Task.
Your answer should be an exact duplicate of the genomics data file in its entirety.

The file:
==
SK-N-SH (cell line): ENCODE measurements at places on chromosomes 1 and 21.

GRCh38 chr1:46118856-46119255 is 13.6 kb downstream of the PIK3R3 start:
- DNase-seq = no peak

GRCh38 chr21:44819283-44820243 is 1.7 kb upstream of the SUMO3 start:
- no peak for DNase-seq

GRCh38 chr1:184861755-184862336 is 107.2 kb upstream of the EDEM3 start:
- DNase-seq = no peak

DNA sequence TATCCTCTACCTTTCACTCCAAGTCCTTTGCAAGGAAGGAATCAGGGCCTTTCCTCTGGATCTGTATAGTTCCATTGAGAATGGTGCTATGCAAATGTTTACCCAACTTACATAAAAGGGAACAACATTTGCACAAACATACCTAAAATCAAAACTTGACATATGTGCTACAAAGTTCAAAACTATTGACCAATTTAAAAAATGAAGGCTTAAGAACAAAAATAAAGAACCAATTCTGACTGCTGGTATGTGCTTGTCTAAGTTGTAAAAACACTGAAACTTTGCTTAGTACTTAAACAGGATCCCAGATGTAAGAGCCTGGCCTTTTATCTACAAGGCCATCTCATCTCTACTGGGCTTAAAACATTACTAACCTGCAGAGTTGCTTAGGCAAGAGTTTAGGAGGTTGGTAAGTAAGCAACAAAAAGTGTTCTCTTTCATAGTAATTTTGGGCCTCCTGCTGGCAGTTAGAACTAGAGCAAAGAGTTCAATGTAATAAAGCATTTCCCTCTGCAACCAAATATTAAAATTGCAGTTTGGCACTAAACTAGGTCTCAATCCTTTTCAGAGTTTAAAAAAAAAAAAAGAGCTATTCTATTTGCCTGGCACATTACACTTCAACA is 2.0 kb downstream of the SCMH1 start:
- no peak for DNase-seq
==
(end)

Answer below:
SK-N-SH (cell line): ENCODE measurements at places on chromosomes 1 and 21.

GRCh38 chr1:46118856-46119255 is 13.6 kb downstream of the PIK3R3 start:
- DNase-seq = no peak

GRCh38 chr21:44819283-44820243 is 1.7 kb upstream of the SUMO3 start:
- no peak for DNase-seq

GRCh38 chr1:184861755-184862336 is 107.2 kb upstream of the EDEM3 start:
- DNase-seq = no peak

DNA sequence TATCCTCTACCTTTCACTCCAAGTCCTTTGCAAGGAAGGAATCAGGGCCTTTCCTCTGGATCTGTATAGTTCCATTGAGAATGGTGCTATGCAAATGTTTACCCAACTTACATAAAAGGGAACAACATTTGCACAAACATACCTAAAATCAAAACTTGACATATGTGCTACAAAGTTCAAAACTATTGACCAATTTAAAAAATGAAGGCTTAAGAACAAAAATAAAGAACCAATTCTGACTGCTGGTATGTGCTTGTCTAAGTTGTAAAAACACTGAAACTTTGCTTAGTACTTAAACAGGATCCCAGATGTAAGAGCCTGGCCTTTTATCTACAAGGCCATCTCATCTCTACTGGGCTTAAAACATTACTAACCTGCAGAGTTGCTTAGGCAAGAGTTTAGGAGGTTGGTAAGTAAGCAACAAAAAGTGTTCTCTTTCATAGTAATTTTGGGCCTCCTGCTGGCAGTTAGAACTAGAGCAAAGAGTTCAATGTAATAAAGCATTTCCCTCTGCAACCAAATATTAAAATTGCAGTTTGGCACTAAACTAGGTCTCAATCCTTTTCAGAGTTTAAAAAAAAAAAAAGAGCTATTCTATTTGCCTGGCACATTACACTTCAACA is 2.0 kb downstream of the SCMH1 start:
- no peak for DNase-seq